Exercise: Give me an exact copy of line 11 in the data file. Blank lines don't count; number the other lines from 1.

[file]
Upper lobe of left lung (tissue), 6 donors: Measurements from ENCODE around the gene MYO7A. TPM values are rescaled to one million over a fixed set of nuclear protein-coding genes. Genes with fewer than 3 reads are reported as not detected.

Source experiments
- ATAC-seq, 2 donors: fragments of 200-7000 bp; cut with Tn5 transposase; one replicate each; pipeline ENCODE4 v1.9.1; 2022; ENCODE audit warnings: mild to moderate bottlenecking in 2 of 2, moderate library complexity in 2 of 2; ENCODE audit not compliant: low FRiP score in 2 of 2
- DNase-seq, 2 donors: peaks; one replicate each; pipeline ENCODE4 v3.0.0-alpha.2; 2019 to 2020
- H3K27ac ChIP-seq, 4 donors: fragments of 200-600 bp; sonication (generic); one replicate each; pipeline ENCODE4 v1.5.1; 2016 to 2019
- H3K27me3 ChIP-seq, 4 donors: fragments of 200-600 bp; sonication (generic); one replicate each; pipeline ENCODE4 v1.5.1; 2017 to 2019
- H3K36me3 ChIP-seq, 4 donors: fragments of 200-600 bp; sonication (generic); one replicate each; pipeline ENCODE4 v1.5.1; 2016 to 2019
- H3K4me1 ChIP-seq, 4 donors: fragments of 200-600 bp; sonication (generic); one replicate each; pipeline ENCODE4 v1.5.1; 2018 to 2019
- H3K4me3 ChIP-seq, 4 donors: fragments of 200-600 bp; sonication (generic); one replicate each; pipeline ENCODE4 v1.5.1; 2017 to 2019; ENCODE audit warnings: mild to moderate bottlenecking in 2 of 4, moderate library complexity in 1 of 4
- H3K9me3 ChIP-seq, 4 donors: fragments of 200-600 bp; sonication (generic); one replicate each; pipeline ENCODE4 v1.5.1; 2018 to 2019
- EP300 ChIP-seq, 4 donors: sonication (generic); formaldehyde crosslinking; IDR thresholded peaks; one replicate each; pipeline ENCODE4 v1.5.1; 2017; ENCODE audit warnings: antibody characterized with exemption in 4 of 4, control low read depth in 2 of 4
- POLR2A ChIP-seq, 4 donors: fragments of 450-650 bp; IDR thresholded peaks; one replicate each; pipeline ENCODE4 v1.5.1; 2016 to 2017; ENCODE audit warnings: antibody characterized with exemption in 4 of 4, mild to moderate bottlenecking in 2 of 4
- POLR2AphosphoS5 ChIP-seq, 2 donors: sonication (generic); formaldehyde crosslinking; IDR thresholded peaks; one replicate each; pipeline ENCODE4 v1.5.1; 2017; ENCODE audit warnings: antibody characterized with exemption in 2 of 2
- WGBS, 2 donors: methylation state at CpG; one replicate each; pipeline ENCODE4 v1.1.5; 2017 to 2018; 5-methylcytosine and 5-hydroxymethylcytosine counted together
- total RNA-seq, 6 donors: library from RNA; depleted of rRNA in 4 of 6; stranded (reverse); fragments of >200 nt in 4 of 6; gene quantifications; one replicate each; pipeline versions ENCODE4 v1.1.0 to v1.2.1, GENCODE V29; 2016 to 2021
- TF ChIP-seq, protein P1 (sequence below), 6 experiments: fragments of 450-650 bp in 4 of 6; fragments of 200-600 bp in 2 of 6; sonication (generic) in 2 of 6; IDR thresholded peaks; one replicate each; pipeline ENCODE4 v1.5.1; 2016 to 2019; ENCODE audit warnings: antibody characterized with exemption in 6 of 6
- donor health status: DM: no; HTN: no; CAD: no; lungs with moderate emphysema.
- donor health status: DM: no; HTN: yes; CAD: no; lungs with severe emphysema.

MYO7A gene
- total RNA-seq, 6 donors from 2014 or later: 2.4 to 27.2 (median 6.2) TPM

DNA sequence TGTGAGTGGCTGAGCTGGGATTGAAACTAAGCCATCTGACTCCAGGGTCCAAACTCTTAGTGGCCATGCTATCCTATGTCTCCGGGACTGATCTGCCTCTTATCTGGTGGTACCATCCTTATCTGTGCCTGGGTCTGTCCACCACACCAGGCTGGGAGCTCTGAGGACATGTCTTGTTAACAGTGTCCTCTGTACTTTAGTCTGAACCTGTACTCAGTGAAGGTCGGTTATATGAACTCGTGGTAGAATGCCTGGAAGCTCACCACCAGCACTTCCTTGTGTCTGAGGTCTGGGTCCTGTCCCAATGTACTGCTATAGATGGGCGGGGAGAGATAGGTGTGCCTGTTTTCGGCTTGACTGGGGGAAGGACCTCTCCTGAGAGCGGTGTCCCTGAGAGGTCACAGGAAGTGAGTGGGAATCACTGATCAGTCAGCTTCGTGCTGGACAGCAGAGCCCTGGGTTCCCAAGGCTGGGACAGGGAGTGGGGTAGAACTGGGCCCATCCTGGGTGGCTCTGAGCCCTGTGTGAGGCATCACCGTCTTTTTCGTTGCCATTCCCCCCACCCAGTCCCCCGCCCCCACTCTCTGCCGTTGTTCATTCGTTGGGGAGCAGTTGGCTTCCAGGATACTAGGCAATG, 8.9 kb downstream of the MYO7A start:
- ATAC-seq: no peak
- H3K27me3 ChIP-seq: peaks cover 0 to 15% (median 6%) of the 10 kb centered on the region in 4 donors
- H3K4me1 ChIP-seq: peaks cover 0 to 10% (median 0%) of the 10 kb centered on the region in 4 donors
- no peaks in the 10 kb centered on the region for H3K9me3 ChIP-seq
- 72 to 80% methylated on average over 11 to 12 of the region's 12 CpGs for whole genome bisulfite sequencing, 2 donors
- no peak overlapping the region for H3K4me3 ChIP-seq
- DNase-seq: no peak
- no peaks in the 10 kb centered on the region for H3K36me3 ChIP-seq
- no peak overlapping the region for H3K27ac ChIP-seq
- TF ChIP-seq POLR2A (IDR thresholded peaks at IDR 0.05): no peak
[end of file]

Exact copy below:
- EP300 ChIP-seq, 4 donors: sonication (generic); formaldehyde crosslinking; IDR thresholded peaks; one replicate each; pipeline ENCODE4 v1.5.1; 2017; ENCODE audit warnings: antibody characterized with exemption in 4 of 4, control low read depth in 2 of 4